Wednesday, December 19, 2012
Movies I'm Watching: Lincoln (December 18, 2012)
The period is nicely re-created. The props and costumes seem carefully researched and accurate. The use of a muted color palette--colors that look slightly faded--is an anachronism, but it works, somehow making it easier to believe that we are back in 1865. Although it's nonsensical to think color would have been any less vibrant then than it is now, the subdued tones somehow make it easier to suspend disbelief, despite the logical contradiction involved. It is the one anachronism in the film that seems worth the sacrifice of truth. The device is used particularly in some of the outdoor scenes.
For the most part, the cast seemed of the period. The rather colorful goings-on in the House of Representatives and the flamboyant language used seems consistent with the history I know (imagine how much better C-Span ratings would be if our representatives spoke with the same forthrightness, animation, and verbal invention today). Daniel Day-Lewis is entirely believable as Lincoln, and the long shots of him, in particular, beautifully capture the tall, lanky form we associate with our 16th president. As usual, Day-Lewis delivers what seems a pitch-perfect performance. David Straithairn (as Seward) and Hal Holbrook (as Blair), are stand-outs among the supporting cast. Sally Field gives a fine performance, but her face is so strongly associated in my mind with her early TV role as "The Flying Nun" that I'm afraid I found it hard to completely accept her as Mrs. Lincoln--a curse of my generation. No fault of Ms. Field's, of course. The boy playing Tad (Gulliver McGrath) seemed right as well. It would take a second viewing to connect all the names of the various other actors with the many well-played smaller roles. The end credits rolled by much too quickly.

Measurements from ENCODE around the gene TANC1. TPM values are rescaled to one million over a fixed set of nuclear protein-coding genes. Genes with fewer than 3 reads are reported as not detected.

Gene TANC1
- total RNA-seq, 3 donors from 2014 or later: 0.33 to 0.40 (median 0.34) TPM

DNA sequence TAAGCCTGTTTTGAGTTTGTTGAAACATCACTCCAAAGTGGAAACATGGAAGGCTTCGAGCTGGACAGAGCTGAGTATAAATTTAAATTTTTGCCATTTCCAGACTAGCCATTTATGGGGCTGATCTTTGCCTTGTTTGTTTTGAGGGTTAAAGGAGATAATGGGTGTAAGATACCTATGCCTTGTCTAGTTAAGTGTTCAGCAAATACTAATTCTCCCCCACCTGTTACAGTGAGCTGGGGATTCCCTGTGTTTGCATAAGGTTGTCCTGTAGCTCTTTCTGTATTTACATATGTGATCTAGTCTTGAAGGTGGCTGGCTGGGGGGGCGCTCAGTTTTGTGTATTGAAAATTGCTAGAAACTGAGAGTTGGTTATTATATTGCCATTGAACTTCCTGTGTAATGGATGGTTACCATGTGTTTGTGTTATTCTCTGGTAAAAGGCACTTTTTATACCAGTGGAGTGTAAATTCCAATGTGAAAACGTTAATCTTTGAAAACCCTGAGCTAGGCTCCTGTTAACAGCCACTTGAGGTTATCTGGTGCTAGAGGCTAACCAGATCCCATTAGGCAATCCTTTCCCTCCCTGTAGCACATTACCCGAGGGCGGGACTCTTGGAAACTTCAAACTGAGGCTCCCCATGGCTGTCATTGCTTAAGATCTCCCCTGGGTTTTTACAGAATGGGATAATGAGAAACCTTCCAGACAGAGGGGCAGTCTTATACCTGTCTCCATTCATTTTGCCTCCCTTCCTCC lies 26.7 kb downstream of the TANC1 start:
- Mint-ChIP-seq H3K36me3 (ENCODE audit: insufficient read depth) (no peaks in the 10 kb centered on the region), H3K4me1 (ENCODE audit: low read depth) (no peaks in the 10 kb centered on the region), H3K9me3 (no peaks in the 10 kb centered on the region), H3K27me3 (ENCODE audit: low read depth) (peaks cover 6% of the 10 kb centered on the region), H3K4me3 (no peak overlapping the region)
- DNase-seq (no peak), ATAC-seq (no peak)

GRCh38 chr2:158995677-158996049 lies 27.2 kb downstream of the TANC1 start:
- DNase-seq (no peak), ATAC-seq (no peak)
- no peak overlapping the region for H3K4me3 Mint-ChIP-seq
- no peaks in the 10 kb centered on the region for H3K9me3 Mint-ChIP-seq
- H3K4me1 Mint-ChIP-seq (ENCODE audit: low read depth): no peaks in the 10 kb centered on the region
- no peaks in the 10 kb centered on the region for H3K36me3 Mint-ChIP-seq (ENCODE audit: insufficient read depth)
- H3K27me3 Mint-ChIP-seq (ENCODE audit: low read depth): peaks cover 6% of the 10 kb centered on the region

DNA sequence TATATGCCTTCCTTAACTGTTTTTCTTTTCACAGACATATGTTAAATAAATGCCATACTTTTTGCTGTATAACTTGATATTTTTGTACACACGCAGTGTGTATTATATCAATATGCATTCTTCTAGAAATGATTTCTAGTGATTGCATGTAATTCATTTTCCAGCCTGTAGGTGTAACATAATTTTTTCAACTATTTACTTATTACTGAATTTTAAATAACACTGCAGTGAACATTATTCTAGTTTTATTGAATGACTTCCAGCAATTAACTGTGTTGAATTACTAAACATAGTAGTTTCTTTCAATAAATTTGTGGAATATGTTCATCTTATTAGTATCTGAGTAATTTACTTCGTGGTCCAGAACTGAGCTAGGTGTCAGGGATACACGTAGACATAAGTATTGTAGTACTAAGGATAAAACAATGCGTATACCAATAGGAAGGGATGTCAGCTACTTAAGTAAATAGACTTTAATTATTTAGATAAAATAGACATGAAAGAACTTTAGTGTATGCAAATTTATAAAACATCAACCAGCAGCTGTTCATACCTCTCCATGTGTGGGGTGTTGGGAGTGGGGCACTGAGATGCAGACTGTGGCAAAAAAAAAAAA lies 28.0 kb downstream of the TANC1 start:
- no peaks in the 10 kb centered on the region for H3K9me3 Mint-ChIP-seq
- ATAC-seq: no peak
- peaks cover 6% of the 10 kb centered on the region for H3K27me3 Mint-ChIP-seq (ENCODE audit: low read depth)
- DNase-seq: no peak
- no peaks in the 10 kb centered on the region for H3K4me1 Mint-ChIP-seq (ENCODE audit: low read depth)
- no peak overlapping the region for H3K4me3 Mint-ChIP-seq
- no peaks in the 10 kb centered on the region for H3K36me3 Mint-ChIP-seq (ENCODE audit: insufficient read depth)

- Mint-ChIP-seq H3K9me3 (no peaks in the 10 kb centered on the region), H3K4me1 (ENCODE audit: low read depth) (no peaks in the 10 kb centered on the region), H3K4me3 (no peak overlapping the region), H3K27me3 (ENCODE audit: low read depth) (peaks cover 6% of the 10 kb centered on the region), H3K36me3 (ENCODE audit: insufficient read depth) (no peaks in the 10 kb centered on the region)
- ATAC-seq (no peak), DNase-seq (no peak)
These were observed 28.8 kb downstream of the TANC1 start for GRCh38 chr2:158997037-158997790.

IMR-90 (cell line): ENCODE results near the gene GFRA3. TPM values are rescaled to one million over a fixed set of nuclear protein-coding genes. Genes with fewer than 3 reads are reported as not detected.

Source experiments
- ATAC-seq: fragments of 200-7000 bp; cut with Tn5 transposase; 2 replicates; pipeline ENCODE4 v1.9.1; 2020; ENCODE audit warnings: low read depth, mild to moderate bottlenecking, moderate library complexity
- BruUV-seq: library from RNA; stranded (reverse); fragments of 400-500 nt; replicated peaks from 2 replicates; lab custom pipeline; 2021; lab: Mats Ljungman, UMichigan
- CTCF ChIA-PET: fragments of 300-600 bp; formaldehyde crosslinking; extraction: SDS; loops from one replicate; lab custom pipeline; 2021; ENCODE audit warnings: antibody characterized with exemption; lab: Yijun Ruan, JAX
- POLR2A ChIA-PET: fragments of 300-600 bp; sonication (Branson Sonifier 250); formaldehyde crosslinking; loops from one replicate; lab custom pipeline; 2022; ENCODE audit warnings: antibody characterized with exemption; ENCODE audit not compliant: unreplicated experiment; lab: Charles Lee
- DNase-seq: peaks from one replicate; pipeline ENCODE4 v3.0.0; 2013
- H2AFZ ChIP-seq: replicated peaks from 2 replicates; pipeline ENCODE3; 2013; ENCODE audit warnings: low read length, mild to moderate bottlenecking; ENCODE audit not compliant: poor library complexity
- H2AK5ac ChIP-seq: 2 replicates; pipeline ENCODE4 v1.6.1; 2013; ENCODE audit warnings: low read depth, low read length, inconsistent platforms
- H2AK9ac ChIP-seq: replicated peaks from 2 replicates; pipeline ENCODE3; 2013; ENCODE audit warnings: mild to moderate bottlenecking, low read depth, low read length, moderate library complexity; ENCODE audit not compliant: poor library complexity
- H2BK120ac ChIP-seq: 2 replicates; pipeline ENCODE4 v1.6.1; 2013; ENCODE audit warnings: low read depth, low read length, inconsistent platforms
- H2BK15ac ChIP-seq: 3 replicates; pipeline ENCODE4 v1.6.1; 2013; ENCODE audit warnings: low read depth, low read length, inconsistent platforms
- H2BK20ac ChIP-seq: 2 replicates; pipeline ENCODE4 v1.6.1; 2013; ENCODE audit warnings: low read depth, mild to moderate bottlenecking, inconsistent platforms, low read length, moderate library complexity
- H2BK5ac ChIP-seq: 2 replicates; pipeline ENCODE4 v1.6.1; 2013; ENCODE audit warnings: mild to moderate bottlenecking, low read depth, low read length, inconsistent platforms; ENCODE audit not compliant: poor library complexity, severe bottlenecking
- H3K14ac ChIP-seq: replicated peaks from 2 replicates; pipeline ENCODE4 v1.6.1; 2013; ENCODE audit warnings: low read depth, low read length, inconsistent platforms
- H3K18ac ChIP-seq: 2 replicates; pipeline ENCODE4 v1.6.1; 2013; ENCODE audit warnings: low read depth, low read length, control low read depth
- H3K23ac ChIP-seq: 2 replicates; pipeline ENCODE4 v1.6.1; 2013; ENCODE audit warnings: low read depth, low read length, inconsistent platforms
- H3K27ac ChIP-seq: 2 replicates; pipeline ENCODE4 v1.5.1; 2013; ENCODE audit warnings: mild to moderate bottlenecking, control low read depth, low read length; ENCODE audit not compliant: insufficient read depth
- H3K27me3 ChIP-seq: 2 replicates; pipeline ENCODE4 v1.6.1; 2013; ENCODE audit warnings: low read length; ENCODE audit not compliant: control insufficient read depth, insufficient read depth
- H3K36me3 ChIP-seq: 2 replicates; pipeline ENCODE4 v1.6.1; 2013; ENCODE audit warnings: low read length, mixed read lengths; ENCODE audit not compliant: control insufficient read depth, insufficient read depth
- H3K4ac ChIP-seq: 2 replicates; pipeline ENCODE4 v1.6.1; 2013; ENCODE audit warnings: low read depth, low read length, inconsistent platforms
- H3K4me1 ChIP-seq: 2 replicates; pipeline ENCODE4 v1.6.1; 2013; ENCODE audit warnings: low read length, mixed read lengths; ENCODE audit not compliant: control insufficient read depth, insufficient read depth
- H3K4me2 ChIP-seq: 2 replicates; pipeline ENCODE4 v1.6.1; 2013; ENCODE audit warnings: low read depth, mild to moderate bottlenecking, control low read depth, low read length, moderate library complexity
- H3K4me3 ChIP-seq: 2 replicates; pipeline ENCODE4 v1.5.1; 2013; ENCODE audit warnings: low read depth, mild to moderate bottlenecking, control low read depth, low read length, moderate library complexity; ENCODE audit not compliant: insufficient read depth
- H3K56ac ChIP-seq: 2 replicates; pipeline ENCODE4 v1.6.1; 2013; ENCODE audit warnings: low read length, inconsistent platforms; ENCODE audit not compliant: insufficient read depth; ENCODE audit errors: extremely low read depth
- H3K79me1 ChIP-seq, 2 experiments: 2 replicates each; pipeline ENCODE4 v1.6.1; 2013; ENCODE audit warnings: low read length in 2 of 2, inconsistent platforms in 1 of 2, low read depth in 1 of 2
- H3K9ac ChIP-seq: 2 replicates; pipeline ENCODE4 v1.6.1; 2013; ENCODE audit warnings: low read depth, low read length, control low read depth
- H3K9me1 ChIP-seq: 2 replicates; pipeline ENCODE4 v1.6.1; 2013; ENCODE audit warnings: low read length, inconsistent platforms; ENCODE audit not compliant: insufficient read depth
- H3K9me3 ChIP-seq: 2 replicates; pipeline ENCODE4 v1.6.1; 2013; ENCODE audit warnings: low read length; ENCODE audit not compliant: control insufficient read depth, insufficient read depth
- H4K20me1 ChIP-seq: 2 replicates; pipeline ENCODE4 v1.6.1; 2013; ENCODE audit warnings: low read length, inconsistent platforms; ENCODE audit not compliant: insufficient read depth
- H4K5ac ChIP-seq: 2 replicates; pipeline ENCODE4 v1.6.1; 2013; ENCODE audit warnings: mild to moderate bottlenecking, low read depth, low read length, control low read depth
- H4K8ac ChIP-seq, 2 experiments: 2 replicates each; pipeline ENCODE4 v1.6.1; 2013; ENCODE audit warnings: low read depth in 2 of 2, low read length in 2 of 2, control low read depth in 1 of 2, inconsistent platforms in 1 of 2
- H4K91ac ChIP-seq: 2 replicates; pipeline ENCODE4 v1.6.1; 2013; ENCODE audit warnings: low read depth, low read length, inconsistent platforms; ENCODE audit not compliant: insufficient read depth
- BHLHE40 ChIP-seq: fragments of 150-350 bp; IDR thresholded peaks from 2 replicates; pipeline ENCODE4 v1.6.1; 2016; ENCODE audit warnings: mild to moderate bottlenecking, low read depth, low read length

Above I've listed some of what seemed right about Lincoln. A few scenes seemed out of kilter with the rest of the movie, however. The bloody opening scene, in particular, seemed entirely unnecessary--a gratuitous reminder that the Civil War involved a great deal of bloody hand-to-hand conflict with comparatively primitive weapons, a point that no longer needs to be made. This seemed an overdramatization. Spielberg never seems willing to give his audience credit for any intelligence, but perhaps this particular choice was more the fault of the script than the director. The early scenes seem to be designed also to make the point that former slaves and freedmen were fighting as soldiers for the Union, a point that could have been more subtly made.
I found it hard to accept another early scene that had Lincoln talking to soldiers, both black and white, that recite by heart his Gettysburg Address--a piece of writing that is rightly revered, but a speech I doubt was accorded then (scarcely a year after it was uttered) the same almost worshipful appreciation it enjoys today. It was admired among the president's political supporters (although ridiculed by newspapers unsympathetic to the president) and it was widely printed and disseminated, yet it seems unlikely that so many soldiers would have known the lines by heart that a randomly chosen handful would be made up entirely of men that had mostly committed Lincoln's now-famous words to memory. Perhaps I'm wrong about this. I don't know.